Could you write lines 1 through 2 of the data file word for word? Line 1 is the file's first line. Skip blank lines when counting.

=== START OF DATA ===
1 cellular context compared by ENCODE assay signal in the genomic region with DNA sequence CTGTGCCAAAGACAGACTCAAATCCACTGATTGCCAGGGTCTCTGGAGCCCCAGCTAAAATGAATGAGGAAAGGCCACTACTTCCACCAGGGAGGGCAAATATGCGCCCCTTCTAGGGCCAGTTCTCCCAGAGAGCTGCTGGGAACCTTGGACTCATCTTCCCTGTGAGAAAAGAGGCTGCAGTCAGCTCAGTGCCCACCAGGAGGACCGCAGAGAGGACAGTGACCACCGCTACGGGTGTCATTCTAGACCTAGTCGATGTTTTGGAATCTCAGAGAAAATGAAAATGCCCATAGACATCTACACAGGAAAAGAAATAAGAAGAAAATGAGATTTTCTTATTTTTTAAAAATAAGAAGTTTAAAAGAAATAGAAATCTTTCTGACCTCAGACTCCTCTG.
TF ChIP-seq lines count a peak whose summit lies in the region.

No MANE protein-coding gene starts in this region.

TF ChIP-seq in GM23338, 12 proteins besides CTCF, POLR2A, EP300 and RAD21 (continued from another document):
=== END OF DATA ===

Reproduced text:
1 cellular context compared by ENCODE assay signal in the genomic region with DNA sequence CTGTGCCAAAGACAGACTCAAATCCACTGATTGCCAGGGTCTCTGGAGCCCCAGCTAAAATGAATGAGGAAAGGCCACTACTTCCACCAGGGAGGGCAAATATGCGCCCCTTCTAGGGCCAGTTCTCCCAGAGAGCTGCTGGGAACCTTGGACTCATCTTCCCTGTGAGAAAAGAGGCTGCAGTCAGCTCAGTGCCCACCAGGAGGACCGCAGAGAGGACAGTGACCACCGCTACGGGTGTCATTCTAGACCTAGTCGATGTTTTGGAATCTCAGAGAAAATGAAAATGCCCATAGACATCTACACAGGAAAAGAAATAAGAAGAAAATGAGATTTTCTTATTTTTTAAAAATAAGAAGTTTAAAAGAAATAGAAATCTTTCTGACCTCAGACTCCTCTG.
TF ChIP-seq lines count a peak whose summit lies in the region.